BMW 5 Series Touring estate - MPG, running costs & CO2
The latest BMW 5 Series Touring is lighter than its predecessor, which improves economy
Most 5 Series Tourings sold will have the smallest petrol or diesel engine under the bonnet, showing that customers do retain an interest in economy as well as overall price and performance. As part of the model refresh in early 2021, mild-hybrid technology was added to every standard petrol and diesel engine in the 5 Series Touring lineup.
While some small fuel-efficiency gains have been made via a Start/Stop function and an active radiator grille that closes for improved aerodynamics when maximum cooling isn’t required, the biggest aid to economy is the use of aluminium and aluminium alloys in the car’s construction. This has made the latest 5 Series Touring up to 100kg lighter compared to the old one.
BMW 5 Series Touring MPG & CO2
The 520d is the most popular version of the 5 Series Touring. Its 187bhp four-cylinder 2.0-litre diesel is quite economical, capable of up to 55.4mpg and CO2 emissions starting from 134g/km. This puts the car in an upper Benefit-in-Kind (BiK) rating for company-car drivers, placing it in a similar tax bracket to its nearest direct rival, the Mercedes E-Class E 220 d Estate.
A six-cylinder 530d xDrive is also available, and while its 47.9mpg might not look so impressive it's worth remembering this diesel estate is capable of dispatching 0-62mph in less than six seconds. Its emissions start at 153g/km, earning it a BiK rating towards the top of the bandings.
The petrol choices aren't as economical but will suit buyers who frequently make short journeys. The entry-level 520i returns up to 42.2mpg in mixed driving with CO2 emissions of 153-168g/km for a high BiK rate. The six-cylinder 540i xDrive emits 180-193g/km and returns up to 35.8mpg hitting the top BiK rate for company-car drivers.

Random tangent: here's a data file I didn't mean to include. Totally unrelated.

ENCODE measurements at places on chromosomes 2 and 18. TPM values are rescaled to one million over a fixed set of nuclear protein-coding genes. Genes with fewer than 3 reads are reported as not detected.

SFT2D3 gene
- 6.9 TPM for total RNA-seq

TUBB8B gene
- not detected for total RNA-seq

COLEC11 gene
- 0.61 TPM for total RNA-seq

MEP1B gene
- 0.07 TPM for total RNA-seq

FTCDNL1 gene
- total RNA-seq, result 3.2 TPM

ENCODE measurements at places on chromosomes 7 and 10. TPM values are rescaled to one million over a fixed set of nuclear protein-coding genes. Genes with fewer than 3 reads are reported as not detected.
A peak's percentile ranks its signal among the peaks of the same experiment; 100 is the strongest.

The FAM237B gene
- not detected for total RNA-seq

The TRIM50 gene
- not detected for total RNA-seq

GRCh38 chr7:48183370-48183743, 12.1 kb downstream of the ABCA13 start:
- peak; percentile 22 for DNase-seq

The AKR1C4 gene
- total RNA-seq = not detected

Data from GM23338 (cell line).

The 530e plug-in hybrid has the cheapest running costs on paper. It’s officially capable of 31-34 miles when running on battery power, a range sufficient to cover most daily commutes. Claimed fuel economy for the rear-wheel drive model is between 166.2-176.6mpg, with the four-wheel drive xDrive car capable of 141.2-156.9mpg but getting anywhere near these figures will depend on how often you top up the battery. It will also be a tempting proposition to company-car drivers, with its CO2 emissions of 35-45g/km placing it towards the lower end of the BiK bandings.
All models of the 5 Series Touring cost over £40,000 so are liable for road tax of £465 a year for the first five years.
The 5 Series Touring models closely match the insurance ratings of their saloon equivalents. The 520i and 520d are the cheapest to insure, with group 32 and 34 ratings respectively for the SE models, rising to groups 33 and 35 for M Sport Edition versions. The 530d models start from group 42. The 540i starts in group 42 and the 530e starts in group 40.
New BMWs come with a feature called Condition Based Servicing (CBS), which monitors the condition of your car and alerts you when a service is required. An icon will display on the dashboard and BMW technicians can download information stored on your car key so they can quickly see what’s been detected by the CBS system.
BMW offers a service pack that covers the cost of service items for three years/36,000 miles called BMW Service Inclusive.
BMW offers a three-year/unlimited-mileage warranty, which is the same as Mercedes and similar to Audi, which limits you to 60,000 miles. It’s a reasonable warranty for one of the ‘premium’ car manufacturers, but is starting to look a little miserly next to the five and seven-year warranties offered by companies like Hyundai and Kia.